Poland

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Strategy and Analyses Department
Poland’s
ECONOMIC PERFORMANCE
September, 2013
2
Strengths of Poland
•
Area: 323 thousand km2 - 9th in Europe,
69th in the world
•
Population: 38.5 million - 8th in Europe,
Large domestic
market
34th in the world
•
Currency: Polish Zloty (USD 1 ≈ PLN 2.96)
(EUR 1 ≈ PLN 4.12)
•
GDP total: EUR 381.0 bln (USD 487.7 bln)
•
GDP per capita PPP: EUR 16 800 (USD 20 592)
•
GDP per capita: EUR 9 900 (USD 12 538)
•
GDP growth: 4.5%*, 1.9%
•
Membership: OECD, WTO, NATO, EU
* Data for 2011
Central location
in Europe
International legal
and business
standards
Young and welleducated workforce
3
Poland
Sustainable and balanced economic growth
Poland joins
the EU
1 800 000
Leader of GDP
growth in EU
EU
Presidency
Schengen
Entry into
the NATO
WTO
1 600 000
1 400 000
1 200 000
1 000 000
OECD
800 000
600 000
400 000
Data: Poland’s CSO
200 000
Poland’s GDP in mn PLN
4
Poland’s GDP growth
(% change. yoy)
Data: Poland’s CSO
8.0
7.0
6.8
6.2
6.0
5.1
5.0
6.2
5.3
5.0
4.5
4.0
5.1
4.5
4.3
3.9
3.7
%
3.0
7.1
7.0
3.9
3.6
2.6
2.0
1.2
1.4
1.6
1.9
1.5
1.0
0.0
1992 1993 1994 1995 1996 1997 1998 1999 2000 2001 2002 2003 2004 2005 2006 2007 2008 2009 2010 2011 2012 2013*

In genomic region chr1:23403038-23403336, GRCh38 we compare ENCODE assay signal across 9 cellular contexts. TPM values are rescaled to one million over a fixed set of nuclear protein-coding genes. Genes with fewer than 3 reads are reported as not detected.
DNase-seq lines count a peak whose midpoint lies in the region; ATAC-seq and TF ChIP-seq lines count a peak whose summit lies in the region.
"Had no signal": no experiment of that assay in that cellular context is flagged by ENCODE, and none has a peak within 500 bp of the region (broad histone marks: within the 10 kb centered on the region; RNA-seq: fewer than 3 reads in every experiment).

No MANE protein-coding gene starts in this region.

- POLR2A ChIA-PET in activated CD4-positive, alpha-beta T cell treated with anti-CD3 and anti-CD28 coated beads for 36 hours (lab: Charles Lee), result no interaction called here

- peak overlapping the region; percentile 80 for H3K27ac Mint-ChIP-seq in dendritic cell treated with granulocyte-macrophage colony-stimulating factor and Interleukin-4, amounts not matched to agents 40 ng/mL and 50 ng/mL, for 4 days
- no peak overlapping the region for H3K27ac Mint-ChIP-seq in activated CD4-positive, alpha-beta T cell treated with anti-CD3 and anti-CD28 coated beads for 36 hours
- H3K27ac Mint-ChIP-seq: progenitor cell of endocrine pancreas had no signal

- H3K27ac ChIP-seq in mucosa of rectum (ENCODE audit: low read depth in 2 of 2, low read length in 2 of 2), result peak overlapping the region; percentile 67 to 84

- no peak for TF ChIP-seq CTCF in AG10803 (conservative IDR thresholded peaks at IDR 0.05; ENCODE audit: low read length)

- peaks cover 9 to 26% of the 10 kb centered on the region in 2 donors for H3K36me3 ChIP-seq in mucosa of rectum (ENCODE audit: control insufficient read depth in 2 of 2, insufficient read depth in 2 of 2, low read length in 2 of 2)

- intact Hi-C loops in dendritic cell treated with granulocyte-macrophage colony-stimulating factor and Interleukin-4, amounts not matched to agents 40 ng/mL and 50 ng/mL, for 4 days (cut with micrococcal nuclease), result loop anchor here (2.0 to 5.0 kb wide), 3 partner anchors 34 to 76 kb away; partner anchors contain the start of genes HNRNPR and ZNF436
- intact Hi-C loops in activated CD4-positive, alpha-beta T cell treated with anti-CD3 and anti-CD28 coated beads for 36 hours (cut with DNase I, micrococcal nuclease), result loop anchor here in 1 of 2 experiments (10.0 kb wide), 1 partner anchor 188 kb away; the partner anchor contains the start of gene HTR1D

 According to CSO data. 2012 GDP growth amounted to 1.9%.
 The biggest growth contribution was made by net exports.
 According to CSO estimates. in the 1st half of 2013 growth amounted to
0.7%.
* - MoE forecast
5
Nominal GDP of EU - CEE countries (PPS , EUR bn,
2012)
Poland
649,1
Estonia
23,5
Latvia
32,3
Slovenia
43,1
Lithuania
53,3
Bulgaria
88,4
Slovakia
104,0
Hungary
167,1
Romania
267,7
Czech Republic
212,4
Data: Eurostat
6
CEE & Balkan EU member states GDP growth rates
2009-2012
(compared with the same period of the previous year)
15.0
2009
2010
2011
10.0
2012
8.3
5.9
5.55.6
5.0
1.8
0.4
2.5
3.3
3.9
3.7
3.2
1.9
1.5
0.8
4.5
4.4
1.6
3.2
2.2
1,9
0,2
1.2
2.0
0.6
1.3 1.6
0.0
-5.0
-1.1
-0.9
-1.3
-4.5
-5.5
-1.7
-2.3
-4.9
-6.6
-6.8
-7.8
-10.0
-15.0
-14.1
-14.8
Hungary
Slovenia
Slovakia
Romania
Poland
Latvia
Estonia
Czech R.
Bulgaria
Lithuania
-17.7
-20.0
Data: Eurostat
7
EU 10 GDP performance in 2004-2014
2004
2005
2006
2007
2008
2009
2010
2011
2012
2013
2014
EU 27
2,5
2,1
3,3
3,2
0,3
-4,3
2,1
1,6
-0,3
-0,1
1,4
Euro zone
2,2
1,7
3,2
2,9
0,4
-4,4
2,0
1,4
-0,6
-0,4
1,2
Bulgaria
6,7
6,4
6,5
6,4
6,2
-5,5
0,4
1,8
0,8
0,9
1,7
4,7
6,8
7,0
5,7
3,1
-4,5
2,5
1,9
-1,3
-0,4
1,6
Estonia
6,3
8,9
10,1
7,5
-4,2
-14,1
3,3
8,3
3,2
3,0
4,0
Latvia
8,9
10,1
11,2
9,6
-3,3
-17,7
-0,9
5,5
5,6
3,8
4,1
Lithuania
7,4
7,8
7,8
9,8
2,9
-14,8
1,5
5,9
3,7
3,1
3,6
Hungary
4,8
4,0
3,9
0,1
0,9
-6,8
1,3
1,6
-1,7
0,2
1,4
Poland
5,3
3,6
6,2
6,8
5,1
1,6
3,9
4,5
1,9
1,1
2,2
Romania
8,5
4,2
7,9
6,3
7,3
-6,6
-1,1
2,2
0,7
1,6
2,2
Slovenia
4,4
4,0
5,8
7,0
3,4
-7,8
1,2
0,6
-2,3
-2,0
-0,1
Slovakia
5,1
6,7
8,3
10,5
5,8
-4,9
4,4
3,2
2,0
1,0
2,8
Czech R.
Data: Eurostat, 2013-2014 - forecast
8
Poland’s industrial production
14
12
10
8
12.6
11.6
Data not fully comparable.
From 2006 data base on a new
methodology.
10.7
9.0
8.3
6.7
7.5
6
3.6
3.7
4
2
0.6
1.1
0.8
0
-2
-4
output
PPI
Data: Poland’s CSO
-4.5
-6
2000
2001
2002
2003
2004
2005
2006
2007
2008
2009
January-July 2013
 industrial production increased by 0.5% (yoy);